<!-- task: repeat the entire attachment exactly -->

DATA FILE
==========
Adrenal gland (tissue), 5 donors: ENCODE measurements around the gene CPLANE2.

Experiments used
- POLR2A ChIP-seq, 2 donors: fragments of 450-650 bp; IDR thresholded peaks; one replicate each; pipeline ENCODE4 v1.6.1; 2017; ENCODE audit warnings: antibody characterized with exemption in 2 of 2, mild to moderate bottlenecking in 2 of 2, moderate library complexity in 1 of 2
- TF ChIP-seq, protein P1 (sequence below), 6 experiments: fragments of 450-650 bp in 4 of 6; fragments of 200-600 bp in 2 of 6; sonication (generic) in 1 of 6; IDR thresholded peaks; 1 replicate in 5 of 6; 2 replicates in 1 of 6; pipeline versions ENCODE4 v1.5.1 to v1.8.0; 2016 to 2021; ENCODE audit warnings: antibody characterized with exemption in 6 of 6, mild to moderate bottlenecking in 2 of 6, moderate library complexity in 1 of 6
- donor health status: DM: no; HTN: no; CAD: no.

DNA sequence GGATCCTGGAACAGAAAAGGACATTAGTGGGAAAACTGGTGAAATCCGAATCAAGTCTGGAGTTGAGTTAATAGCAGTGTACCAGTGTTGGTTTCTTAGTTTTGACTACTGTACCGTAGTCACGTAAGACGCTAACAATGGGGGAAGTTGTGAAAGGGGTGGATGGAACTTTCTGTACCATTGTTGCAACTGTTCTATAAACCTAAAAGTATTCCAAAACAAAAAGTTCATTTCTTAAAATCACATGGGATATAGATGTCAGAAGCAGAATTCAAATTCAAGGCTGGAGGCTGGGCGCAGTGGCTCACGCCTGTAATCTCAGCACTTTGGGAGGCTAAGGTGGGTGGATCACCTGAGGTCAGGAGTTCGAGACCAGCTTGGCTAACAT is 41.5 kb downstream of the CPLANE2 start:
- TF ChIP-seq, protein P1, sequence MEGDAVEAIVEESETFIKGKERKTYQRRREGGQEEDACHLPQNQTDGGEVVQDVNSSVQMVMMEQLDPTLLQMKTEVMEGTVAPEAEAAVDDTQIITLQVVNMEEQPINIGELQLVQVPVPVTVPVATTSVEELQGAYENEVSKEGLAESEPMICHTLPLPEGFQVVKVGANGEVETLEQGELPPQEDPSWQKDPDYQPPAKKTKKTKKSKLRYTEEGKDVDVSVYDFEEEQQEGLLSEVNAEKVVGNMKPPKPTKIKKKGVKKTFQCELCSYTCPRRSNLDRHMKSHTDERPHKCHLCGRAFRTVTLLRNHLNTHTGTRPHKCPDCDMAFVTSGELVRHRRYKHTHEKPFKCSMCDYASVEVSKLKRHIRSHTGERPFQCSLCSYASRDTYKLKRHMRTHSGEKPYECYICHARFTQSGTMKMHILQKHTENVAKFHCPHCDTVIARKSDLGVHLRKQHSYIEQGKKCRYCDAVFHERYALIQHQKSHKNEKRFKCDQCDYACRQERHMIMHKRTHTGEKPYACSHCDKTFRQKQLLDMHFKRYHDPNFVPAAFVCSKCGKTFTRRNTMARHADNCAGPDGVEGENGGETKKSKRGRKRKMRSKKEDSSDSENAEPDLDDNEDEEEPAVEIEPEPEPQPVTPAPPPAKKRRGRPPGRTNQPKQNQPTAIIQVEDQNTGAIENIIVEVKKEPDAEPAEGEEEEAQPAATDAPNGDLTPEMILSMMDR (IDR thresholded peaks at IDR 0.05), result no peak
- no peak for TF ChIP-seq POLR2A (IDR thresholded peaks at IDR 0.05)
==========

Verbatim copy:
Adrenal gland (tissue), 5 donors: ENCODE measurements around the gene CPLANE2.

Experiments used
- POLR2A ChIP-seq, 2 donors: fragments of 450-650 bp; IDR thresholded peaks; one replicate each; pipeline ENCODE4 v1.6.1; 2017; ENCODE audit warnings: antibody characterized with exemption in 2 of 2, mild to moderate bottlenecking in 2 of 2, moderate library complexity in 1 of 2
- TF ChIP-seq, protein P1 (sequence below), 6 experiments: fragments of 450-650 bp in 4 of 6; fragments of 200-600 bp in 2 of 6; sonication (generic) in 1 of 6; IDR thresholded peaks; 1 replicate in 5 of 6; 2 replicates in 1 of 6; pipeline versions ENCODE4 v1.5.1 to v1.8.0; 2016 to 2021; ENCODE audit warnings: antibody characterized with exemption in 6 of 6, mild to moderate bottlenecking in 2 of 6, moderate library complexity in 1 of 6
- donor health status: DM: no; HTN: no; CAD: no.

DNA sequence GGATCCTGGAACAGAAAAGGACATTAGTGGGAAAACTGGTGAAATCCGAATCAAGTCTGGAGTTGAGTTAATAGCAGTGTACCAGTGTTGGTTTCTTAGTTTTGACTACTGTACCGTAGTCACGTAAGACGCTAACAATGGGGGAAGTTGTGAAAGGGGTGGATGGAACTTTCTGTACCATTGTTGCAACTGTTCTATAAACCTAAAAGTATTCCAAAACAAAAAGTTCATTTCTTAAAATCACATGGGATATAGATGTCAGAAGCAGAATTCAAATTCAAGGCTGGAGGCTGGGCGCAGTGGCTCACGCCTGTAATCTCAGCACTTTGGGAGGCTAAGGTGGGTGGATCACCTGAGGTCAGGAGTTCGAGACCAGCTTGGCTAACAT is 41.5 kb downstream of the CPLANE2 start:
- TF ChIP-seq, protein P1, sequence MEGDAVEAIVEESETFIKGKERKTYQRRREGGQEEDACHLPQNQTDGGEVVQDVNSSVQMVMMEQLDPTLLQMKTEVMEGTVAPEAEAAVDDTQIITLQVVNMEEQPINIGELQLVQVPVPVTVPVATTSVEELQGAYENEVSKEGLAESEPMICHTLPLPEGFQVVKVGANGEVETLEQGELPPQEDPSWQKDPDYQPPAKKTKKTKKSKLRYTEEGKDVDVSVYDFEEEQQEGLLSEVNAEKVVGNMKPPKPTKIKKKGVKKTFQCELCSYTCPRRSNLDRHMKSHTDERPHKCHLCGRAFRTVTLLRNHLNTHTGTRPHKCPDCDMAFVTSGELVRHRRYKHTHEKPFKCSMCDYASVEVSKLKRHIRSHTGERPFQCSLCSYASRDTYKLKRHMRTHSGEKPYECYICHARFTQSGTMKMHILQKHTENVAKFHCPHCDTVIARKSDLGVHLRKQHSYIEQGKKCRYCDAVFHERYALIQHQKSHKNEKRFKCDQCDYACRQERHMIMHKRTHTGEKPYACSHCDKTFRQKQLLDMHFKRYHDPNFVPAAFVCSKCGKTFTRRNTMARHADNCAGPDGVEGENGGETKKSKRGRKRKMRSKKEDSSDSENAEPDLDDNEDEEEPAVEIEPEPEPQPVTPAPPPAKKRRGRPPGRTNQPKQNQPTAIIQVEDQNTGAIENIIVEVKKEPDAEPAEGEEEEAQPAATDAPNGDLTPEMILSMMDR (IDR thresholded peaks at IDR 0.05), result no peak
- no peak for TF ChIP-seq POLR2A (IDR thresholded peaks at IDR 0.05)